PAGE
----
The DLK-dependent axonal injury response promotes microgliosis

Identification: Le Pichon, Claire


Description

The DLK-dependent axonal injury response promotes microgliosis
 
Jacob Gluski1, Eileen Nguyen2, Josette Wlaschin1, Hanna Silberberg1, James Thompson2, Alexander Chesler2*, Claire Le Pichon1*
1NICHD 2NCCIH; National Institutes of Health, Bethesda MD 20892 USA
 
The response of sensory neurons of dorsal root ganglia (DRG) to sciatic nerve damage is known to promote neuropathic pain. One striking result of this injury is a microglial response in the dorsal horn of the spinal cord in the region innervated by the central terminals of the injured DRG neurons. Importantly, microglia have been implicated as major contributors to the development of neuropathic pain by altering spinal cord dorsal horn circuit function3. However, the molecular program linking peripheral neuron injury to central microgliosis remains poorly defined.
 
In this study, we investigate the role of Dual Leucine Zipper Kinase (DLK; Map3k12) in the pain behavior and microgliosis resulting from sciatic nerve injury in wild type and DLK conditional knockout mice (DLKcKO). Microglia in the whole spinal cord were visualized using microglial immunolabeling and tissue clearing (iDisco4). Strikingly, we observe that following nerve injury, DLKcKO mice exhibit no microgliosis, suggesting DLK is required for the microglial response, and also that the pain hypersensitivity is much reduced.
 
A previous study3 reported that the cytokine Colony stimulating factor 1, Csf1, deriving from DRG neurons, was responsible for mediating the microgliosis, since it was prevented in mice in which Csf1 was deleted from sensory neurons. We thus examined whether Csf1 expression in the DRG might be regulated by DLK, whose activation results in a transcriptional response, and found that Csf1 mRNA failed to be induced in DLKcKO mice as well as in mice dosed with a DLK inhibitor. Our data thus provide an explanation for how nerve injury upregulates Csf1, placing DLK upstream of neuronal Csf1 expression and providing a direct link between nerve injury and the recruitment of microglia to the spinal cord.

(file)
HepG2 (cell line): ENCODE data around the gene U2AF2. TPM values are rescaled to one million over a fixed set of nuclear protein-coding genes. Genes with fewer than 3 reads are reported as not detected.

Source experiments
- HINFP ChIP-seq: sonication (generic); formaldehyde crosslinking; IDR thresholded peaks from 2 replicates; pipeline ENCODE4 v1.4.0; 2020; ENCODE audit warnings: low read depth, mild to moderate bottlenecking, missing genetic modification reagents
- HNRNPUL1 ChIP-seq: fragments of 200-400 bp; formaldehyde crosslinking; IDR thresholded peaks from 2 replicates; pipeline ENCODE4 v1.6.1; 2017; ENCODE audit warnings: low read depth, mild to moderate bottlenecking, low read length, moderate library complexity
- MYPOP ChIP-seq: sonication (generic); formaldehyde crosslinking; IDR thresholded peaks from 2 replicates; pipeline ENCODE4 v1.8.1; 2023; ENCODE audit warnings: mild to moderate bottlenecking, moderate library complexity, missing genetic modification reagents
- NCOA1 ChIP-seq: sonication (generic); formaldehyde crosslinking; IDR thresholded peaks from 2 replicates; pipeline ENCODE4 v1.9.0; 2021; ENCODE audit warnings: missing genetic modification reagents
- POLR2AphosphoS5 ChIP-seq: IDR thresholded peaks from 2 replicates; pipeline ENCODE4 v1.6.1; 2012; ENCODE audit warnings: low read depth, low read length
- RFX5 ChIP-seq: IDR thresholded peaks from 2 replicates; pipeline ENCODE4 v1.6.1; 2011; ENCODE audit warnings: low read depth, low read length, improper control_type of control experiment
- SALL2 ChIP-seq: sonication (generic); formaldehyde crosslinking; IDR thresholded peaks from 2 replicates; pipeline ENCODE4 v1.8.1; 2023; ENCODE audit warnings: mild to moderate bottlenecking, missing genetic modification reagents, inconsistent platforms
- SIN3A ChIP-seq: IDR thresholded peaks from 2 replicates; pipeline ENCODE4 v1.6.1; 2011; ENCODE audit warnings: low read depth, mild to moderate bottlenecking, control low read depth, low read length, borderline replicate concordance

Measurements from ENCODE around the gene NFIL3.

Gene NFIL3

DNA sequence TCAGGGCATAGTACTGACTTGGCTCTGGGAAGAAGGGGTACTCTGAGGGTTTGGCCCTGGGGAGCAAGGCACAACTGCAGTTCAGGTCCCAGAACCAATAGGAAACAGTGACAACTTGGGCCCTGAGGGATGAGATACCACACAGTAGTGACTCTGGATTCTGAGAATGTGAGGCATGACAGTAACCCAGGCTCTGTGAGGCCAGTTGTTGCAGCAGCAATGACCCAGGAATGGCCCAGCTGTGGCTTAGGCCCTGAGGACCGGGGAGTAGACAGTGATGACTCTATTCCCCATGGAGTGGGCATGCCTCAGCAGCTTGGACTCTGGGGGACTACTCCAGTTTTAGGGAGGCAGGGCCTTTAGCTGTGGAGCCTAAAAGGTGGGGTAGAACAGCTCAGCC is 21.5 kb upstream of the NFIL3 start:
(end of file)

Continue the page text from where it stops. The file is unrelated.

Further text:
To delve further into the dynamics of this neuron-to-microglia relationship, we examine the time course of Csf1 expression in DRG neurons and of spinal cord microgliosis induction following nerve injury. We also test the effect of pharmacologically inhibiting DLK during different time windows following nerve injury. 
 
References:
3Guan Z et al., Nat Neurosci 2016, PMID 26642091
4Renier N et al., Cell 2014, PMID 25417164
 
Funding: NIH Intramural
 

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Credits: None available.

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